And then after I've sent them a carefully considered and worded response (to increase the chances of them actually listening to me) my advice is promptly ignored :rolleyes:.
 
Location
San Diego
^THAT!

Our GI gets around it by coding the test for "diarrhea" (which is not a lie) and "Crohn's small bowel". When he says, "Crohn's large intestine" they don't cover it. Also don't cover it when he says, "Crohn's large and small bowel". So weird.
Yup. That's because if the doc says "Crohn's" in the reason for the test the insurance company will not cover it because Crohn's is a diagnosis, and so from their point of view the diagnosis has already been made. But if he puts "diarrhea" that's a symptom and not a diagnosis, so they will cover it for the purpose of arriving at a diagnosis.
 
Can we just say these kids can't be medical adults until we say so... :LOL: Jack was supposed to have FCP done over the summer, he'd lost weight etc. He never did it! From our experiences, it's been the only indication something is going on as labs just don't change for him. He was doing Orgain Shakes while in school but stopped about a month or 2 before he came home for summer and of course the weight he had gained dropped right off him.
Called to schedule his infusion a couple of weeks ago and apparently the infusion center closed down while he was home over the summer, of course, he called the day before he was due so it took him 2 weeks to get everything worked out and get infusion scheduled in his apartment (luckily for me, he didn't tell me any of this until he was having his infusion 2 weeks overdue!).
He'll be switching over to adult GI from the Ped GI practice where he's been since 10yrs old during Christmas break when he is home and I suspect they will want to do scopes or MRE since it will be 3 years next August since last MRE and 4-5 years since scopes.
 
Although I’m sorry to hear all of this I feel slightly better that there are other young adults who don’t do what we think any sane person would do. It truly boggles my mind. I guess they feel bulletproof? Did you ever imagine these scenarios when they were precious, compliant children?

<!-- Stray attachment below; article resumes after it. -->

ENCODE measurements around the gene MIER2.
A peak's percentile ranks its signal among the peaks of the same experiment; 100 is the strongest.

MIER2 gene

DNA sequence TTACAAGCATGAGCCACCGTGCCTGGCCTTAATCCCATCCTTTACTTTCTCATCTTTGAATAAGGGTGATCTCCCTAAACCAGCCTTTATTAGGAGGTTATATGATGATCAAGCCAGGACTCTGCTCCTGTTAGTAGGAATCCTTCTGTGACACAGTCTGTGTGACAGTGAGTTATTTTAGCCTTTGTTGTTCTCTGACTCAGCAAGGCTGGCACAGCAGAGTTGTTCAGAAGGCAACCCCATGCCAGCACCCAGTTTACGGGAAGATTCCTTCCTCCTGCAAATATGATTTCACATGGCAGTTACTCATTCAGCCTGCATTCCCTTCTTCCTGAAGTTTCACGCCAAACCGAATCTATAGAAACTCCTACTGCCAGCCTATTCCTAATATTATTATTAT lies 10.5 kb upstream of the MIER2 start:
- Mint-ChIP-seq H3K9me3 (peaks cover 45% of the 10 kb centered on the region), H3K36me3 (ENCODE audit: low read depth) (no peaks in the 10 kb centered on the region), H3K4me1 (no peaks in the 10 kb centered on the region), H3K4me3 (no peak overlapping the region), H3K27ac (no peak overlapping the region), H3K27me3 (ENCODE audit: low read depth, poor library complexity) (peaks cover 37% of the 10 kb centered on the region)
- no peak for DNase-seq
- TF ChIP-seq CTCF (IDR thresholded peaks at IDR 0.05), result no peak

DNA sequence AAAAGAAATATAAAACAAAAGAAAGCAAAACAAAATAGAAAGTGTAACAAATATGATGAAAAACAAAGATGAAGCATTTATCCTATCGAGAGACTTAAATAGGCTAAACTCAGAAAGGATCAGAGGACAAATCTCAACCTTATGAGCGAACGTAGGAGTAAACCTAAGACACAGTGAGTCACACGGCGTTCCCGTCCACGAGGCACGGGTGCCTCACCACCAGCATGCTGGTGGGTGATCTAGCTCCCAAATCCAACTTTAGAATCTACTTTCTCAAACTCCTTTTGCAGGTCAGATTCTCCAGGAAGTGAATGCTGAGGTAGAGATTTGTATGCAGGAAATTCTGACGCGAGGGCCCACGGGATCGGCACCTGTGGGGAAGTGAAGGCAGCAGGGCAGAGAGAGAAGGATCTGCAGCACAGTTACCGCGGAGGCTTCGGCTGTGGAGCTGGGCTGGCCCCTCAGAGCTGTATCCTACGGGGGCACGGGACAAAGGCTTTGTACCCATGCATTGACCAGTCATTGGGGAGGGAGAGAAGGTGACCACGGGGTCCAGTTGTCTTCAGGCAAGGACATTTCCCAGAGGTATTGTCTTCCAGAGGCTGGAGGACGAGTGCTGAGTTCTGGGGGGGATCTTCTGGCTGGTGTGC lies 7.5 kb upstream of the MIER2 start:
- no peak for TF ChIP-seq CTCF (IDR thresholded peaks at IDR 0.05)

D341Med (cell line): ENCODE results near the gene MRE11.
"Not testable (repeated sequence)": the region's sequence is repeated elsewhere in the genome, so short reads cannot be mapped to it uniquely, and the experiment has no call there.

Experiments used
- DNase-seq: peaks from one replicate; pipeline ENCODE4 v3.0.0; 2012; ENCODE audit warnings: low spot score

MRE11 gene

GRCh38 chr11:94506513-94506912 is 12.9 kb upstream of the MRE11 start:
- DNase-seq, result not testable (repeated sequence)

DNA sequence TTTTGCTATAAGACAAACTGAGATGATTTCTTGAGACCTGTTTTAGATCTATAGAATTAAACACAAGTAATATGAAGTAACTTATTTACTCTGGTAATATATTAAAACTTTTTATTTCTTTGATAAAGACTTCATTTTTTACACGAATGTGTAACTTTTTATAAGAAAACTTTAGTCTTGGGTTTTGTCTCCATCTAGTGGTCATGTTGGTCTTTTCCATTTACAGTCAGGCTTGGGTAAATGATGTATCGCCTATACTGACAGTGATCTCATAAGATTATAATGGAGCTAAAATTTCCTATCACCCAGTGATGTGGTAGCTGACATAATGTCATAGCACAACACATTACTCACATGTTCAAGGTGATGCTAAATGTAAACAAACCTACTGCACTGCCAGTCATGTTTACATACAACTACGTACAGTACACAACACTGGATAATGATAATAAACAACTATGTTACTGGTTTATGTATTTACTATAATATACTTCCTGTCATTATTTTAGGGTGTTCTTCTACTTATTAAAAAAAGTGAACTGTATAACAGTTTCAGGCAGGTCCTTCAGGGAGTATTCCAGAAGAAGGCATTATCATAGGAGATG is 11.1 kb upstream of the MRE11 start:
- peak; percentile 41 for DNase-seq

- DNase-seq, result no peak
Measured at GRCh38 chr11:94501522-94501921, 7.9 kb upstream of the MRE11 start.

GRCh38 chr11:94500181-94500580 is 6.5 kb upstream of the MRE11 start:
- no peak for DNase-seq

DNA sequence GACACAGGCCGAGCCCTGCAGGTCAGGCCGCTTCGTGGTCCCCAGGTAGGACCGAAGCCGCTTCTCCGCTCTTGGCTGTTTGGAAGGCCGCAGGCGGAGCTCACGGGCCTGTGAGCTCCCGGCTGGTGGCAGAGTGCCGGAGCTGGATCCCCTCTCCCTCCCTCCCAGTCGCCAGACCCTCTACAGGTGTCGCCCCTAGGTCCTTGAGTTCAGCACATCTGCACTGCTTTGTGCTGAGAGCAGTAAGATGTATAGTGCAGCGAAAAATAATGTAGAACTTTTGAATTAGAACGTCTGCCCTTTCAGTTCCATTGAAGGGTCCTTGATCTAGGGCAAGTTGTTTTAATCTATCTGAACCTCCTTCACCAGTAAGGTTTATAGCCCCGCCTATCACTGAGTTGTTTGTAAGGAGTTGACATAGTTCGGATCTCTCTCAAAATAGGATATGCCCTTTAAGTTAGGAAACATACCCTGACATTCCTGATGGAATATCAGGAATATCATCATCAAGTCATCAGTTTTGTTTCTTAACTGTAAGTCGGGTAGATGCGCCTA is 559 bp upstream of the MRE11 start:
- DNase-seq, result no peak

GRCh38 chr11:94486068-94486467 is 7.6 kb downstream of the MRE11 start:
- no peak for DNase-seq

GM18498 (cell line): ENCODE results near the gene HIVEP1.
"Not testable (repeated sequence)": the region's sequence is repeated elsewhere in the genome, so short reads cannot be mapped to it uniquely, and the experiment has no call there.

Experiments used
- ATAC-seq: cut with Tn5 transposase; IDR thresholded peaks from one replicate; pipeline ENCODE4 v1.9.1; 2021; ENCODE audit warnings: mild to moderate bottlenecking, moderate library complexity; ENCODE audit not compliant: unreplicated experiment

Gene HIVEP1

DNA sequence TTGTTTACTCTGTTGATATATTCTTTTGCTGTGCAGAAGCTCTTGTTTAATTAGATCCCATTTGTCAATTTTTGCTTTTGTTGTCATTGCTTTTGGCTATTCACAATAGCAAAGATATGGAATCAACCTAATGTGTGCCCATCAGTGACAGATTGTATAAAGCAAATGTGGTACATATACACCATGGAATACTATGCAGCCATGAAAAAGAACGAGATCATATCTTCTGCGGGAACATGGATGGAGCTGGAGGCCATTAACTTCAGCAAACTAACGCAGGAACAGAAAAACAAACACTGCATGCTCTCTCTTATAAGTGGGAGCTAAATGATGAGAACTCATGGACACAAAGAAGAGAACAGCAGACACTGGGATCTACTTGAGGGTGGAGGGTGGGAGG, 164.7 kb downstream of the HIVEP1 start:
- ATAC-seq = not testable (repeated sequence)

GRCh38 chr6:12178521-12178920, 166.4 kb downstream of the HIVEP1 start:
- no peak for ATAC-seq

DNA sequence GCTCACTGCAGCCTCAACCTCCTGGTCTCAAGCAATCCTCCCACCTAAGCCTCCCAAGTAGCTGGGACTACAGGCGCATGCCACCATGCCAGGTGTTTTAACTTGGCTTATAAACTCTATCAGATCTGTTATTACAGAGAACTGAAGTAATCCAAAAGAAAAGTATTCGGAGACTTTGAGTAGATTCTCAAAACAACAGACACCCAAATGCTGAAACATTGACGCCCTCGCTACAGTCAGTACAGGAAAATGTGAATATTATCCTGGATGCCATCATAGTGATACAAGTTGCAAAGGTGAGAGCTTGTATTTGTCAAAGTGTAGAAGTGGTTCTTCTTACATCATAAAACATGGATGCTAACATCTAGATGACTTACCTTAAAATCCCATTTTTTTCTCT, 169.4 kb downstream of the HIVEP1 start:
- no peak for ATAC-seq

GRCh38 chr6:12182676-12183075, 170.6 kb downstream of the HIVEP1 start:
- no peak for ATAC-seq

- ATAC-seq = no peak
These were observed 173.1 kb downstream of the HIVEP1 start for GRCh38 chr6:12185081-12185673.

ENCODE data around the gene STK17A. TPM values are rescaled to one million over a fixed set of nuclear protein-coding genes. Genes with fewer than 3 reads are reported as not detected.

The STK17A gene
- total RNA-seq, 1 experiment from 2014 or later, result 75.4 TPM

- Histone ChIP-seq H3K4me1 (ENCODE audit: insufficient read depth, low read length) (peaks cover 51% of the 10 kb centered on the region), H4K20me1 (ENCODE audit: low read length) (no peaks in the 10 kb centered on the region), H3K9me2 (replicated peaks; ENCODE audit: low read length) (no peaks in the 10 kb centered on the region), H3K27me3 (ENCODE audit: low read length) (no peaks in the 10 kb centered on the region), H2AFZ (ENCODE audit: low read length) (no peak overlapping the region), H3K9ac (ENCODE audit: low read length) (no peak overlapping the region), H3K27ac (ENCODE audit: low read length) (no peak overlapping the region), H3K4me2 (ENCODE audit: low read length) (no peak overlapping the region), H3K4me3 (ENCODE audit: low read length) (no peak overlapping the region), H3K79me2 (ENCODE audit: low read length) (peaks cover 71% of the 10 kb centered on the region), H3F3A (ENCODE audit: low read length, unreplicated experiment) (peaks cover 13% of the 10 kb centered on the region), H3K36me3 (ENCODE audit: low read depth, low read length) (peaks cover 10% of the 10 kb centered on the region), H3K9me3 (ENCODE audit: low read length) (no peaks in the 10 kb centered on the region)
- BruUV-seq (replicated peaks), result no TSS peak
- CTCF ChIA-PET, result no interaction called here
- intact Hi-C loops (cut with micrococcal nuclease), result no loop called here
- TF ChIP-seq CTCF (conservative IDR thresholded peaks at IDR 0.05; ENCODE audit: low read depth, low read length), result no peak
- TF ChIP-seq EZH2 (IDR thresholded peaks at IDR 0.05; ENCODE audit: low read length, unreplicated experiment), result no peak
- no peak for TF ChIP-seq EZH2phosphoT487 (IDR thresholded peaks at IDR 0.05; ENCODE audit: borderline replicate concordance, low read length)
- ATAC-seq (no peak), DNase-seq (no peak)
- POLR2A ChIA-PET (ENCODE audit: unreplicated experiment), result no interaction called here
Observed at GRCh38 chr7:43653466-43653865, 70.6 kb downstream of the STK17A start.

Thank you all.
 
Ok now wait a second! I always say,"if my daughter did half of the shenanigans I did in college I would kick her BLEEP!" We were just as dumb. Ummm. Errrr. Invincible. We just didn't have chronic illnesses but I can assure you I did some pretty ridiculous and insane things that these days would make my "parent of a college kid" head spin! Hopefully she never reads this thread and still thinks I am infallible.
 

Maya142

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Optimistic, don't forget my kiddo, whose shenanigans started WAY before college. While stubbornly refusing an NJ feeding tube, she lost 15 lbs, which doesn't sound so bad until you consider that she was already pretty underweight. She tried one out, and was so malnourished that she developed Refeeding syndrome, developed an arrhythmia and had electrolyte imbalances that lasted months. She was even told specifically by the doctor that Refeeding syndrome was initially discovered in concentration camp victims, to try and make her understand how malnourished she was.
Even then, a few days after leaving the hospital, she pulled it out. She finally agreed to re-try it only after several doctors told her her organs were going to shut down if she did not do something about it...she drove me absolutely insane that year. She was a senior in high school and 18, so we had to just watch her get thinner and thinner and sicker and sicker.

I'm convinced I will have a heart attack one day, from the stress of her college career!!
 
I think the success stories should be about the parents of these young adults and how we have managed/cope with the stresses of their stubborn ways. So kudos to the moms/pops who have stood by their kiddos and had to endure the pain of watching them make mistakes and suffer. :p(y)
 

Maya142

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Well, I strongly stand by my rule - it goes for toddlers, teenagers and young adults: bribery works. We promised her a kitten and she dealt with the NJ tube for 3 months ;). By then she did understand how sick she was though - hearing her organs would shut down was a real shock to her.

I will add that she was justified in her discomfort (and wasn't just whining) and I do think her GI handled the situation very poorly - by making her feel bad that she couldn't tolerate an NJ tube and not listening to her when she tried to explain why - refusing to account for the fact that she was already uncomfortable and not sleeping at all (was literally awake till 5 or 6 am every night) due to severe pain.

Much later we were told that they don't even use NJ tube tubes on adults - it makes me sad that we force kids to tolerate things that adults refuse to do.

Optimistic, any news on your son?
 
It's not covered at all in Ontario Canada for any reason as far as I know--not by the government or extended health insurance plan I am with. It's $180 a pop.
I'm not sure how but I was able to get our PCP (family doctor) to write a requisition for it every 3 months. Maybe you can push it? Our GI does not offer it. Also in Ontario.
 
A difference in calpro over a period of one month led to a scope for H which led to shakes being added to meds. But her colon and TI were pristine. Honestly I am starting to wonder if fcal is a great advisor.